Jobwise, what do you hope to be doing five years from now?

I’d love to work on effective, meaningful stories, not just as an editor but also as a producer and creator. From “13th” to “Queen Sugar” to my current project (“Understanding Autism”), most of the projects I’ve worked on have been socially influential, and I’d like to continue that career trend. Now that I’ve achieved my goal of becoming a union editor, one of my next goals is the honor to have ACE (American Cinema Editors) after my name.



What are your outside activities, hobbies, passions?

I love anything and everything to do with art. Living in LA, we have access to a rich variety of arts and culture, so I’m often going to concerts, theatre, dance performances, and museums. I’m also a huge baseball fan, so I love going to baseball games, and I play in a recreational softball league. I also love to travel.



Favorite movie(s)? Why?

“City of God” for its amazing editing. I love its documentary style, the handheld coverage and angles. Another favorite is “Whiplash,” also for its meticulously planned editing. My favorite movies of the past year are “Bardo” for the brilliant writing and “Everything Everywhere All At Once” for its imaginative editing and effects. 



Favorite TV program(s)? Why?

My favorite show of all time is “Breaking Bad.” It’s iconic and some of the most brilliant storytelling in TV history. “Euphoria” is superb and inventive. I enjoy a lot of the dark comedy series of the past few years like “Atlanta,” “Reservation Dogs,” “Master of None,” “Dave,” and “Insecure.” Also, “What We Do in the Shadows” is always hilarious. I would love to work on shows like these. I edited on seasons 5 and 6 of “Queen Sugar” and was a fan of the show even before I worked on it.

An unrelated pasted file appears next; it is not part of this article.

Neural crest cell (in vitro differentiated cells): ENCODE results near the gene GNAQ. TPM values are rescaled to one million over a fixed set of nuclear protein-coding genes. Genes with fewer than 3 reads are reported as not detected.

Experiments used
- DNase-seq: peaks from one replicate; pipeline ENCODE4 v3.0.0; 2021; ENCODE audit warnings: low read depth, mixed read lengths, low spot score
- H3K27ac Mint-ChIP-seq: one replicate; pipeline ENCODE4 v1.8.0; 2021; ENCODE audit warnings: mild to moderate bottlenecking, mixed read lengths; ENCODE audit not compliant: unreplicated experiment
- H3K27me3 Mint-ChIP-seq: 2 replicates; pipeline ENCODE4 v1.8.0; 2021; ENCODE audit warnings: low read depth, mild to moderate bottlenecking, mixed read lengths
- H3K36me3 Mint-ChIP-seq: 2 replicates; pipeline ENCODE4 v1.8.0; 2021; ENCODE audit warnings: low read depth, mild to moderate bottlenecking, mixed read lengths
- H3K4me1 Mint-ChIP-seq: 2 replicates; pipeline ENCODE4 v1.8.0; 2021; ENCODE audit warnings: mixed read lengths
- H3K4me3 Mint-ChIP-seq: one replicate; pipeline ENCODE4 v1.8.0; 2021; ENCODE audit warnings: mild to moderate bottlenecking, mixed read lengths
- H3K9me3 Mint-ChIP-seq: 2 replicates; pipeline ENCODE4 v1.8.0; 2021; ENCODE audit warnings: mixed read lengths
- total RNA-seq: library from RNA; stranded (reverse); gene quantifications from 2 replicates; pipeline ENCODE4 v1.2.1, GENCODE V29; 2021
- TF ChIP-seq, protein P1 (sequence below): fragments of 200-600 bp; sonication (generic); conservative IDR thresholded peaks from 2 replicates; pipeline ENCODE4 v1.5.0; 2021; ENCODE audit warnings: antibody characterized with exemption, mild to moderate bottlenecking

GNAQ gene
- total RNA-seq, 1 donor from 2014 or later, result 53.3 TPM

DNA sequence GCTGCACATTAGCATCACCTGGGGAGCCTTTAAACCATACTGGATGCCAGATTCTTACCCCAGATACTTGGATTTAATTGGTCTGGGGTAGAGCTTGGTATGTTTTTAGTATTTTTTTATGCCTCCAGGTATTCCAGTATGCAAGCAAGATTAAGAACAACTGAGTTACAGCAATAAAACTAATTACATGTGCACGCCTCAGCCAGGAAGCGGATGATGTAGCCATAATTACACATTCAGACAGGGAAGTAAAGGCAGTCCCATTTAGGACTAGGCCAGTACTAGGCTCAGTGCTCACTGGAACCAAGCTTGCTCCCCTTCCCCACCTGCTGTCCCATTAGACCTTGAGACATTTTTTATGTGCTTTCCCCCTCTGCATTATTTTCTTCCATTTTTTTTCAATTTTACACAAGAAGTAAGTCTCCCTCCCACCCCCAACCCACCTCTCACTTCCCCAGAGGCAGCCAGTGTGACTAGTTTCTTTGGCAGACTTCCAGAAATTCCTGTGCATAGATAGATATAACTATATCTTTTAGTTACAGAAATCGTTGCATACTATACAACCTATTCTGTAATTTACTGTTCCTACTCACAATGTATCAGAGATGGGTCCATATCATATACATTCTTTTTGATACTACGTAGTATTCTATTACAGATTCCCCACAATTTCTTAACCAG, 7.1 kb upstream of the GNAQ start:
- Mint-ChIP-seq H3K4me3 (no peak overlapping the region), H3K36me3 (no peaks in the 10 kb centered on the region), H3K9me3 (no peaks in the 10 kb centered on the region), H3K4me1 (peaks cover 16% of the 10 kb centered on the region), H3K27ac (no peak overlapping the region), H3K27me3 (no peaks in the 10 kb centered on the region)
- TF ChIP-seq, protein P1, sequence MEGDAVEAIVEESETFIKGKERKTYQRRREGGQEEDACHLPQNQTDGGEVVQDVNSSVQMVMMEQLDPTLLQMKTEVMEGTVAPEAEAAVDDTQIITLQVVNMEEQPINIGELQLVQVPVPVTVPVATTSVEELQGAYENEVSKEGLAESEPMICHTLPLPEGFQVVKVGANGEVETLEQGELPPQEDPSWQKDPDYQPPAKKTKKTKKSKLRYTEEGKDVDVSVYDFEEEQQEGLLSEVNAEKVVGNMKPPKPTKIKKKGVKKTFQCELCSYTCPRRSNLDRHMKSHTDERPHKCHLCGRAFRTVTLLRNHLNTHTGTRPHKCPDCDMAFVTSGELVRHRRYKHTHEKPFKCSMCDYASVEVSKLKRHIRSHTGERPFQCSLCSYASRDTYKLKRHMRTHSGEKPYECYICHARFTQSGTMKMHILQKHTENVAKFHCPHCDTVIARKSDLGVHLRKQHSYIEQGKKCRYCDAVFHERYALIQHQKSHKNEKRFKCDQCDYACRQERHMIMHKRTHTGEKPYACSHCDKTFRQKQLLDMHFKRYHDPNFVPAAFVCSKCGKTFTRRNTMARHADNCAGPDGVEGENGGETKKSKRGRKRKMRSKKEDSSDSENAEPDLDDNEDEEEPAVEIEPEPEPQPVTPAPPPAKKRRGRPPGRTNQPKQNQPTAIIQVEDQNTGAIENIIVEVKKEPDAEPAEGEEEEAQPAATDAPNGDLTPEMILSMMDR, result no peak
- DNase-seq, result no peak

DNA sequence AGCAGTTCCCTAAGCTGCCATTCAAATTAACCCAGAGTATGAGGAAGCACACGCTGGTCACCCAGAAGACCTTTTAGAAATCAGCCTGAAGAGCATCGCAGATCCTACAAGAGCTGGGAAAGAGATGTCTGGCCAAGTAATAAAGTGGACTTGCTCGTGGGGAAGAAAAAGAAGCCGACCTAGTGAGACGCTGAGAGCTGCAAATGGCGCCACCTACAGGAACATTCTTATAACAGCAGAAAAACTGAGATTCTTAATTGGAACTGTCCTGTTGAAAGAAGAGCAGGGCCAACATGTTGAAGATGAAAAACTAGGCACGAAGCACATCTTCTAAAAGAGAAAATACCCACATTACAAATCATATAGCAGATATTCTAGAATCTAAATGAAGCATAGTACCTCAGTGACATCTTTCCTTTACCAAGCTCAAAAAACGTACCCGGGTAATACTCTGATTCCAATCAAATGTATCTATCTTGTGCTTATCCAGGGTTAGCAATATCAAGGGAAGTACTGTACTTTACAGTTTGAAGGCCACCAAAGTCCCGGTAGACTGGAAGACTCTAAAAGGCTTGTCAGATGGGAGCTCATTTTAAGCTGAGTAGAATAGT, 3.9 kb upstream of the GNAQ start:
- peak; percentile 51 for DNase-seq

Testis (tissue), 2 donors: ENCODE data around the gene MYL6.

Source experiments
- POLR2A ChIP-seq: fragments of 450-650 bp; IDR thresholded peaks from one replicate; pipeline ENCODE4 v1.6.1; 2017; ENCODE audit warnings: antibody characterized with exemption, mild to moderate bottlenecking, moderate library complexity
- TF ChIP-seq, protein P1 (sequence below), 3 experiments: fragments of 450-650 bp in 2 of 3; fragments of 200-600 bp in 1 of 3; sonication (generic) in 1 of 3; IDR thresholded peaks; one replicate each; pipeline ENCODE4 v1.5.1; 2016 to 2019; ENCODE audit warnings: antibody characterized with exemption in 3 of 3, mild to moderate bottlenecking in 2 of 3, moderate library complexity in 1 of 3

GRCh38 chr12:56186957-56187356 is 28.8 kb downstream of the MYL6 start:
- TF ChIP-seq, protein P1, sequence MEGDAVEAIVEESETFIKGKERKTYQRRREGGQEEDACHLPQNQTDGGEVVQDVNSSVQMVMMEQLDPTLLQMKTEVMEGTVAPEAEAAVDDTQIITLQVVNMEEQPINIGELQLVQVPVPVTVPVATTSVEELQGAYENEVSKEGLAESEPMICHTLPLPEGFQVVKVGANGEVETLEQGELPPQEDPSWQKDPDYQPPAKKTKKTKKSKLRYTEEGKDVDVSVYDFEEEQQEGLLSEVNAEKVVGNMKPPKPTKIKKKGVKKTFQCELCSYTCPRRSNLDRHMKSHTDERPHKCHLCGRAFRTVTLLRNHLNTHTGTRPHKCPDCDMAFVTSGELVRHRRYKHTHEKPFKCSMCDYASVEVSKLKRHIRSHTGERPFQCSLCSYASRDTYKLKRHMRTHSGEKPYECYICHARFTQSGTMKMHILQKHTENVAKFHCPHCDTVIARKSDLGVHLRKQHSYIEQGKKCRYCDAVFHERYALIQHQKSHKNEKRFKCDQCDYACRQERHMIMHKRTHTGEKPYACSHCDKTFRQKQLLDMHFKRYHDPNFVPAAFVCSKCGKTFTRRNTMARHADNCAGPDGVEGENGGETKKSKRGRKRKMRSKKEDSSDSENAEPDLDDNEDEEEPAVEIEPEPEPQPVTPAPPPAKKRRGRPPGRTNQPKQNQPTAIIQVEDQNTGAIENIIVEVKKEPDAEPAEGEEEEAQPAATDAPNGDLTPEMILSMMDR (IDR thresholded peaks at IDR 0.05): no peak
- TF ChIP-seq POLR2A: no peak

Do you have an industry mentor?

Yes! Spencer Averick is a super-talented editor and a great person. We’ve been close ever since he hired me to be his assistant editor on “13th.” I was his assistant for several projects, and he was an enormous help as I navigated my transition from assistant editor to picture editor. I’m also extremely grateful to Alexander Aquino-Kaljakin who was a fellow editor on “Cherish the Day” and “Queen Sugar.” He made the jump from assistant to picture editor a few years before I did, and he gave me a lot of valuable support and advice.



What advice would you offer to someone interested in pursuing your line of work?

Ask questions as much as possible. Find a few solid people who are more experienced than you and pick their brains. Not only will it give you useful tools and advice, but it also shows them how dedicated you are to learning, which makes it more likely that they’ll want to bring you onto a project or recommend you for one.


Also, be ready to take rejection. This is an inevitable fact of being an artist. Continue to work hard, educate yourself, and stay humble.



Was there ever a circumstance when you had to rely on the Guild for help or assistance?

Actually, the Guild is helping me now! The show I’m currently working on started as nonunion but is in the process of switching to union. It feels amazing to have an entire union on your side, working for your rights.



Is there anything you’d like to say to your fellow Guild members, some words of encouragement?

As MPEG members, we are an important part of the industry and how it functions. Be proud of that, and also be proud of being a part of a union. My mom and uncle were union members when they worked in New York, and I’m proud to carry on the tradition here in LA with the IA and Local 700.


Compiled by David Bruskin.